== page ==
By Paul Tomkins
Okay, so Liverpool won’t win the league, and probably won’t finish in the top two. But they have been the best team in England in 2015. On top of a league run that reads eight wins and three draws (DWWDWWWDWWW), they’ve progressed in the FA Cup and were very unlucky to lose to Chelsea over two legs in the other domestic competition.
While Brendan Rodgers has delivered only one acceptable first half to a season to date, all three of his campaigns have excelled after Christmas. Before Christmas he seemed to be treading water, as his critics circled; he looked the proverbial dead man standing. But yet again he’s found a solution. Speaking as as a big fan of Rafa Benítez, I have to admit that the Spaniard also had some tricky first halves of seasons, before getting everything to line up later on.
Obviously you want the full season to be more consistent, but it’s hard without a massive squad, and/or whilst integrating a lot of new players (and also juggling Europe). Rodgers has experienced problems in the first halves of all three seasons, some of which seemed self-inflicted (although last season, while not as good as the form that led to eleven league wins in a row in the new year, was actually pretty good, with the Reds top at Christmas). But he’s solved problems each time, and perhaps vitally, he now seems to have learned a lesson in how his teams must play. He tried slower, more laid back players, and it just didn’t work.
Indeed, so good are his team with the skill and phenomenal work-rate of Coutinho and Sterling up front that the hitherto unthinkable – choosing not to play Sturridge – suddenly seems logical. His critics cannot say he is now getting lucky on the back of Suarez’s brilliance, or Gerrard’s leadership.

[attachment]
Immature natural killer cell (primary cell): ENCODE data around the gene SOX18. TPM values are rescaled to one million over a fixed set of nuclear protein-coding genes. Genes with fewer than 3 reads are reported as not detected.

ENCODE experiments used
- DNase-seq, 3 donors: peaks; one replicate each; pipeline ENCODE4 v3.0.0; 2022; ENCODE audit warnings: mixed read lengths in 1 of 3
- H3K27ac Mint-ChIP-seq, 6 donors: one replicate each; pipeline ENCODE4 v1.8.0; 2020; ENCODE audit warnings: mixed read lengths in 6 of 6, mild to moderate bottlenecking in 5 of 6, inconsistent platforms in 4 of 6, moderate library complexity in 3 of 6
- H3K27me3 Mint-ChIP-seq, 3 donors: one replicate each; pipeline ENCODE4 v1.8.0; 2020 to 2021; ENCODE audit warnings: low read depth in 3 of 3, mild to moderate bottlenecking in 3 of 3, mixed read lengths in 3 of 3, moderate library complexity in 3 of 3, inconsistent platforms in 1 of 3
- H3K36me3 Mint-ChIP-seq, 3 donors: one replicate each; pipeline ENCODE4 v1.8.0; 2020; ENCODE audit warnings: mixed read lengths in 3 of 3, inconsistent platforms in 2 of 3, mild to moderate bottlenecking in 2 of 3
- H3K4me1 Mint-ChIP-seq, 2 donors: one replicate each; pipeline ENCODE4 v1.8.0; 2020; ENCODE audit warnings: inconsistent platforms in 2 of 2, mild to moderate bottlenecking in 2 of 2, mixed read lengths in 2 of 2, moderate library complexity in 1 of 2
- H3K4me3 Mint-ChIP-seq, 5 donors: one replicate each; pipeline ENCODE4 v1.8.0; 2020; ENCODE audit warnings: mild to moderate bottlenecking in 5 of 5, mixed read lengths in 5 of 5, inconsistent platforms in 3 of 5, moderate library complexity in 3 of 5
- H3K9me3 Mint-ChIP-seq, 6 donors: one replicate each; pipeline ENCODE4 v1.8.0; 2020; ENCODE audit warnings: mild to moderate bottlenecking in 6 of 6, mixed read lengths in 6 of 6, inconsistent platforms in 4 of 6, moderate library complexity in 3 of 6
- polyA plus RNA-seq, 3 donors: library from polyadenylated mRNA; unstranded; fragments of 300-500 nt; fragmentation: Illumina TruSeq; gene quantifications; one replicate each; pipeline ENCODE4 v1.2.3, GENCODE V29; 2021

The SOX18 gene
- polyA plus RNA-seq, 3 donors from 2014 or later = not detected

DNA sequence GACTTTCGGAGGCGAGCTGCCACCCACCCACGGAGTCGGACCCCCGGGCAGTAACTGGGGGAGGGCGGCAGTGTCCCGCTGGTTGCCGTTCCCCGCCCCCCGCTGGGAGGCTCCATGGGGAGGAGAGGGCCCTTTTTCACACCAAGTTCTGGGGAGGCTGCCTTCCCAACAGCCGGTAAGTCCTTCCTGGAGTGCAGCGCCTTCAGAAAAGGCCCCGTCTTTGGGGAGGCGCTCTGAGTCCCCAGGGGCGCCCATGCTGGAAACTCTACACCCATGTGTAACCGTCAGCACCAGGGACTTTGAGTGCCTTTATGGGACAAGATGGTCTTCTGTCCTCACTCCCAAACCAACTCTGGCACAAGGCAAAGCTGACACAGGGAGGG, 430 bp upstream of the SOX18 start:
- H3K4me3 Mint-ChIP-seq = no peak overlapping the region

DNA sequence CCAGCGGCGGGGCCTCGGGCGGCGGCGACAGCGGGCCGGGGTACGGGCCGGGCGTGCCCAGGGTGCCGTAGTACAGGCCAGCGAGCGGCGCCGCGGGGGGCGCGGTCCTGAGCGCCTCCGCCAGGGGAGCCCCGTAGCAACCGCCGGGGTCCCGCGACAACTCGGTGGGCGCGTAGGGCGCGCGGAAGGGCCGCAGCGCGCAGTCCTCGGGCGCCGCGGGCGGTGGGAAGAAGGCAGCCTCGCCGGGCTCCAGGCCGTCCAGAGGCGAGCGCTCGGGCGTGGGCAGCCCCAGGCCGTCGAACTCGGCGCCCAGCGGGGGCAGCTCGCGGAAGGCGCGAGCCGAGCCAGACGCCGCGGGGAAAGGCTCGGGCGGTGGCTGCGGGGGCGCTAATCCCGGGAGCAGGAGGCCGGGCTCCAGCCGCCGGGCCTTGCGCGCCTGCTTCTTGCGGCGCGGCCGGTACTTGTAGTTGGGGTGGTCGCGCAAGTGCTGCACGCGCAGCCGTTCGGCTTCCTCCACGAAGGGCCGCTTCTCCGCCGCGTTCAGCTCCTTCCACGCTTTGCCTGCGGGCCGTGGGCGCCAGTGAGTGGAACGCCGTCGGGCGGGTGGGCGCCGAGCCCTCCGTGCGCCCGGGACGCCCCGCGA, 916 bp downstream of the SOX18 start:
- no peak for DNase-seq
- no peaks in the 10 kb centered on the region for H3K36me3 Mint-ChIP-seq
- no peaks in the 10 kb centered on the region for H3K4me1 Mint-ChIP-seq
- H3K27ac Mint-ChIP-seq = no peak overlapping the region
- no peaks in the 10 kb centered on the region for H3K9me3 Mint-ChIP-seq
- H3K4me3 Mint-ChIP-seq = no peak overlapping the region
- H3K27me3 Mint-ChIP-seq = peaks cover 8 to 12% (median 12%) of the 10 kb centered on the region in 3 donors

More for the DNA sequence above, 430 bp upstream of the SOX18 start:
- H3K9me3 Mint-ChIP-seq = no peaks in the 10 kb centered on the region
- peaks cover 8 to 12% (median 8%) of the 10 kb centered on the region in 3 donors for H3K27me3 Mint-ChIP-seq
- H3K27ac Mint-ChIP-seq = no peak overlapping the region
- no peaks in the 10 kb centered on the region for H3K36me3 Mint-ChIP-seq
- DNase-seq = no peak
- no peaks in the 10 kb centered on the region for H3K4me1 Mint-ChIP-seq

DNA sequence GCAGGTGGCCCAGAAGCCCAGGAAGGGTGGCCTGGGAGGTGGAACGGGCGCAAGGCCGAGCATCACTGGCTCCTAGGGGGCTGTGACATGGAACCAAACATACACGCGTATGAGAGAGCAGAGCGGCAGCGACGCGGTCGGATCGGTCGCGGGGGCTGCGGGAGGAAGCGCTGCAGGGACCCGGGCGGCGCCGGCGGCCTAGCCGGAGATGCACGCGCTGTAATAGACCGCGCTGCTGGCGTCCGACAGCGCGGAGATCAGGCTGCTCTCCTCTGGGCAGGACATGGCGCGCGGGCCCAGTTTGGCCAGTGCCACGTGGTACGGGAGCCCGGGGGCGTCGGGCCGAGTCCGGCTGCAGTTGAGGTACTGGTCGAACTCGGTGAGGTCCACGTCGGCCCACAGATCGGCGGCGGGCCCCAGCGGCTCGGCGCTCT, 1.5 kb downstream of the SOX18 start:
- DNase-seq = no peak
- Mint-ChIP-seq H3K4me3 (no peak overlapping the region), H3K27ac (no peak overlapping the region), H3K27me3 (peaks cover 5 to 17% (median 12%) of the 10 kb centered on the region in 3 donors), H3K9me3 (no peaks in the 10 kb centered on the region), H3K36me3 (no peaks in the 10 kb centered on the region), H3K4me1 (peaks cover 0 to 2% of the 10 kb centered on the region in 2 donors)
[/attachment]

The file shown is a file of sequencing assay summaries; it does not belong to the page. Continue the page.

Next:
Last year’s roller-coaster football has been replaced with a more balanced approach. Of course, there’s nothing to say that it will prove more effective than fielding Suarez and Sturridge and playing a very open goals-based game, although that line-up was helped by a lighter workload in 2013/14, as well as two very experienced, world-class players at the top of their game. I’ve said it before in recent weeks, but this looks more like a proper side. It seems to be a fact of football life that some seasons goalscorers make the difference and at other times being a cohesive unit is more effective. (If you can be cohesive and score tons of goals you’re nearing nirvana.)
You can have niggles and moans about any manager – they’ll never do everything the way you want, be it tactics or selecting your preferred players – but Rodgers is really proving himself. I used to mark him down on his big-occasion results, but they are getting much better. I’m not sure I’m entirely comfortable with the lateness of his substitutions or the lack of rotation, but equally, the Reds have an excellent record over the intensely-packed 20-or-so games they’v just endured, and I’m not sure the current handful of injuries is any worse than you’d get with heavy rotation.
As fans we have to get used to the way a manger works and learn to trust him; it took me about two-thirds of Benítez’s first season to reach that point, and while I’m getting there later with Rodgers, he’s proving he’s worthy of the benefit of the doubt when it occurs. Whatever happens over the rest of the season then he needs to be cut some slack.
The only major weakness is his European record, perhaps due to the catch-22 of limited European experience. But even this is slightly skewed by the fact that the majority of games have been in the Europa League, which is never a priority (I doubt he fielded his best side in most of the games, although that’s a guess), while his six Champions League fixtures coincided with what, at best, can be described as a ‘work in progress’. (At worst, a total shambles, with injuries and new players struggling.)